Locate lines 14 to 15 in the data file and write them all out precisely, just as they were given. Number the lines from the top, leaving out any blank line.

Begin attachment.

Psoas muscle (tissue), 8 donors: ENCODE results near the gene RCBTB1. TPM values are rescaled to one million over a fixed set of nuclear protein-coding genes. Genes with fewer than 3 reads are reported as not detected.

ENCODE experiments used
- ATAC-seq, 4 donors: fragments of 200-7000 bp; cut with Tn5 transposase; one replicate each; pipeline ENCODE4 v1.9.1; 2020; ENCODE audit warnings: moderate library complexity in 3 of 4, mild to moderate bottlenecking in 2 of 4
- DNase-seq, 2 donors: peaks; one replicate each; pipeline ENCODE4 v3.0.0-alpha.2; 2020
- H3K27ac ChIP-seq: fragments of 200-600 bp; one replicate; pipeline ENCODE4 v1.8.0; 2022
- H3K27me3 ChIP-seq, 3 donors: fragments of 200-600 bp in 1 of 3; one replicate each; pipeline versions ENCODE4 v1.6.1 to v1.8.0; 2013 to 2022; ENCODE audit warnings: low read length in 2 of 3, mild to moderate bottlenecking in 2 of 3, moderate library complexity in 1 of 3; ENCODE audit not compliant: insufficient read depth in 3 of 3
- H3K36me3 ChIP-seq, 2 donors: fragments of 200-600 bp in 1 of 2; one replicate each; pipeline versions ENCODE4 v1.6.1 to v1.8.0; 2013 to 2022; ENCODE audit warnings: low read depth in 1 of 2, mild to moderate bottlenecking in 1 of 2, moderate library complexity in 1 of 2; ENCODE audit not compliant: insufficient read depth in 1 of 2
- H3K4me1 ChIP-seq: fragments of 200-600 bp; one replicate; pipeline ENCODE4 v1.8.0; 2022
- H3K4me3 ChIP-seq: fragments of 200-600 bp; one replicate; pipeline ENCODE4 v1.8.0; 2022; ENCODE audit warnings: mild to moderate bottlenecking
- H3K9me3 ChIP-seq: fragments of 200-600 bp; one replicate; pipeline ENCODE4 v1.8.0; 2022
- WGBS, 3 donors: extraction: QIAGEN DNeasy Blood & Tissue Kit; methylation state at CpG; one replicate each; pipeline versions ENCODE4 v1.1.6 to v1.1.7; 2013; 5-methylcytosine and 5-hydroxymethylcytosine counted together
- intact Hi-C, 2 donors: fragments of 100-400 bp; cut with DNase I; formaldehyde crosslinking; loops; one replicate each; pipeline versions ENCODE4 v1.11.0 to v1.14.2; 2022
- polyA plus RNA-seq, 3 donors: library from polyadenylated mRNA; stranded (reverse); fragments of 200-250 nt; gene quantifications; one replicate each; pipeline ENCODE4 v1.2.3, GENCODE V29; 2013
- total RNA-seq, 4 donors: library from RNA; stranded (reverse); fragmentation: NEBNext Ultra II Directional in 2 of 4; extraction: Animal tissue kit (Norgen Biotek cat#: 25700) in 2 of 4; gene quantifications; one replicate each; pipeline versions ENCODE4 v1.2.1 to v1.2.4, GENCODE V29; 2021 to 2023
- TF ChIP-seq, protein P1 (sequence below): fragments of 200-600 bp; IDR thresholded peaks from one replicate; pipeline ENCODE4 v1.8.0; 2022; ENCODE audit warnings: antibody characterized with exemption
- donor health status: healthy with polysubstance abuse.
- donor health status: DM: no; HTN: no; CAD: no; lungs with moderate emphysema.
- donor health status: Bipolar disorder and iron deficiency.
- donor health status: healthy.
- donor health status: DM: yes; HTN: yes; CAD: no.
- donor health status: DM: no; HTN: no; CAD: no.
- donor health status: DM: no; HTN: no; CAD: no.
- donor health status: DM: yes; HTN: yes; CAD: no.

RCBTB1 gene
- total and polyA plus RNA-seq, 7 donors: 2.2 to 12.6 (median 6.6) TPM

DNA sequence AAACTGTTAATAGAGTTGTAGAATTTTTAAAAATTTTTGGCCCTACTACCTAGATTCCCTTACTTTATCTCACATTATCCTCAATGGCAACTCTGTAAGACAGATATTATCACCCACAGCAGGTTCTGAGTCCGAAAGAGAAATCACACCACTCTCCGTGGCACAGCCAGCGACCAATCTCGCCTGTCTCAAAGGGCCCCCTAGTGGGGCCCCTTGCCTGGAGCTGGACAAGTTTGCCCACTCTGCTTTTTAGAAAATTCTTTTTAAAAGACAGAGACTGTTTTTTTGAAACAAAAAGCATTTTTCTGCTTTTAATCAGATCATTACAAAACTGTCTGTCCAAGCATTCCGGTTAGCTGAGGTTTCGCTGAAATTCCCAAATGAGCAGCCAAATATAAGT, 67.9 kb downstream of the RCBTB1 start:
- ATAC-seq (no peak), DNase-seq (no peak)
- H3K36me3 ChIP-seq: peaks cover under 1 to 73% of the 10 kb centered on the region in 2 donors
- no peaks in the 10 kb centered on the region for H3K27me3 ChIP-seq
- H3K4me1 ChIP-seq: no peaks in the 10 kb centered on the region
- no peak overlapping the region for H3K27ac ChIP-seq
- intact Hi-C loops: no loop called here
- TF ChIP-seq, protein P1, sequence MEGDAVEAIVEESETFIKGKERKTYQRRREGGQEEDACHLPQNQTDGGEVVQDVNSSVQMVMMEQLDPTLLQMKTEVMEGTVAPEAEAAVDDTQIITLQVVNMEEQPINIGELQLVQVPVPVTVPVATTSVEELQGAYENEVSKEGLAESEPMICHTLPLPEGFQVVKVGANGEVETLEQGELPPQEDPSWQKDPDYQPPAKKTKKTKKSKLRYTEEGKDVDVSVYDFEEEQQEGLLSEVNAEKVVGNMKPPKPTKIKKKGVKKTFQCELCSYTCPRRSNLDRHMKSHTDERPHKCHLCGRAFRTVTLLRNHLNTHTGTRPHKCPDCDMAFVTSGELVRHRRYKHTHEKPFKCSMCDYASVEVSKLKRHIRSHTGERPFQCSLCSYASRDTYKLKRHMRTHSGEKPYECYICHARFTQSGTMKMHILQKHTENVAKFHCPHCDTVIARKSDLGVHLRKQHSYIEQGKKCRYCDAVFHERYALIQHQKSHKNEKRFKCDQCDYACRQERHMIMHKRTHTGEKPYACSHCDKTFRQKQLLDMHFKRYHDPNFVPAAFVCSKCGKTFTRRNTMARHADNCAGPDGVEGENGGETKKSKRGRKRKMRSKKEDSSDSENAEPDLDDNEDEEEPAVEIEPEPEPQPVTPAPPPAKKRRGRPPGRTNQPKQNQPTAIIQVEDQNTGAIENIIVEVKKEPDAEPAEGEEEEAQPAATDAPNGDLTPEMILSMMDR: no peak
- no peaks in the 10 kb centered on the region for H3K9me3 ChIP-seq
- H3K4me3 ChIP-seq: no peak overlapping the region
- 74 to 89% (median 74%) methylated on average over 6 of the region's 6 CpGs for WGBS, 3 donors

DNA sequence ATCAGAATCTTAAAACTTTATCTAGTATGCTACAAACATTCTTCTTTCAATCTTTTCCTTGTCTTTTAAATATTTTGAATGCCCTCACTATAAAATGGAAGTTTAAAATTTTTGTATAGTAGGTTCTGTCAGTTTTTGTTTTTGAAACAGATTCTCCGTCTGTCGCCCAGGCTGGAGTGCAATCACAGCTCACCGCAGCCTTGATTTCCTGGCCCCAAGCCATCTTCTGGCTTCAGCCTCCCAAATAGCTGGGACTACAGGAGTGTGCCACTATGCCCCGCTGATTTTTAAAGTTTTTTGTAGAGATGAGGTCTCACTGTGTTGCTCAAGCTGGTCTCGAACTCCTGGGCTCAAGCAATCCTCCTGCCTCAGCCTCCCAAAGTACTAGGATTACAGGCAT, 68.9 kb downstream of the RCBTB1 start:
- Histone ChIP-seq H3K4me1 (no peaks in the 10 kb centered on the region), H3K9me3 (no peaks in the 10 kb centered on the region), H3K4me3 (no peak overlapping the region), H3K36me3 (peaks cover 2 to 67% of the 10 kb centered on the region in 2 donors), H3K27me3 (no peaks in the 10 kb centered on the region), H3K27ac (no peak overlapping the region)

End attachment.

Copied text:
- total RNA-seq, 4 donors: library from RNA; stranded (reverse); fragmentation: NEBNext Ultra II Directional in 2 of 4; extraction: Animal tissue kit (Norgen Biotek cat#: 25700) in 2 of 4; gene quantifications; one replicate each; pipeline versions ENCODE4 v1.2.1 to v1.2.4, GENCODE V29; 2021 to 2023
- TF ChIP-seq, protein P1 (sequence below): fragments of 200-600 bp; IDR thresholded peaks from one replicate; pipeline ENCODE4 v1.8.0; 2022; ENCODE audit warnings: antibody characterized with exemption